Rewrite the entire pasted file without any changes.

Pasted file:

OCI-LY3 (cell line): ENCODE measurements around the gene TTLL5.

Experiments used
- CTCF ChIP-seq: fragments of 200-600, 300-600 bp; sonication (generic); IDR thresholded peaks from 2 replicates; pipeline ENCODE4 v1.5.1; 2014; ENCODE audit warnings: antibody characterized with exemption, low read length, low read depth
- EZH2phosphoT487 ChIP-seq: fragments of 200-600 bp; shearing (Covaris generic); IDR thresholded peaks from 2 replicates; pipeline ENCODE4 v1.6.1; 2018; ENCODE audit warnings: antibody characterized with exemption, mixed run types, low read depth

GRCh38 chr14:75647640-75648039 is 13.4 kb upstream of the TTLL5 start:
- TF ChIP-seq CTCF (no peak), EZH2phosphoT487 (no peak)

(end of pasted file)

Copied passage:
OCI-LY3 (cell line): ENCODE measurements around the gene TTLL5.

Experiments used
- CTCF ChIP-seq: fragments of 200-600, 300-600 bp; sonication (generic); IDR thresholded peaks from 2 replicates; pipeline ENCODE4 v1.5.1; 2014; ENCODE audit warnings: antibody characterized with exemption, low read length, low read depth
- EZH2phosphoT487 ChIP-seq: fragments of 200-600 bp; shearing (Covaris generic); IDR thresholded peaks from 2 replicates; pipeline ENCODE4 v1.6.1; 2018; ENCODE audit warnings: antibody characterized with exemption, mixed run types, low read depth

GRCh38 chr14:75647640-75648039 is 13.4 kb upstream of the TTLL5 start:
- TF ChIP-seq CTCF (no peak), EZH2phosphoT487 (no peak)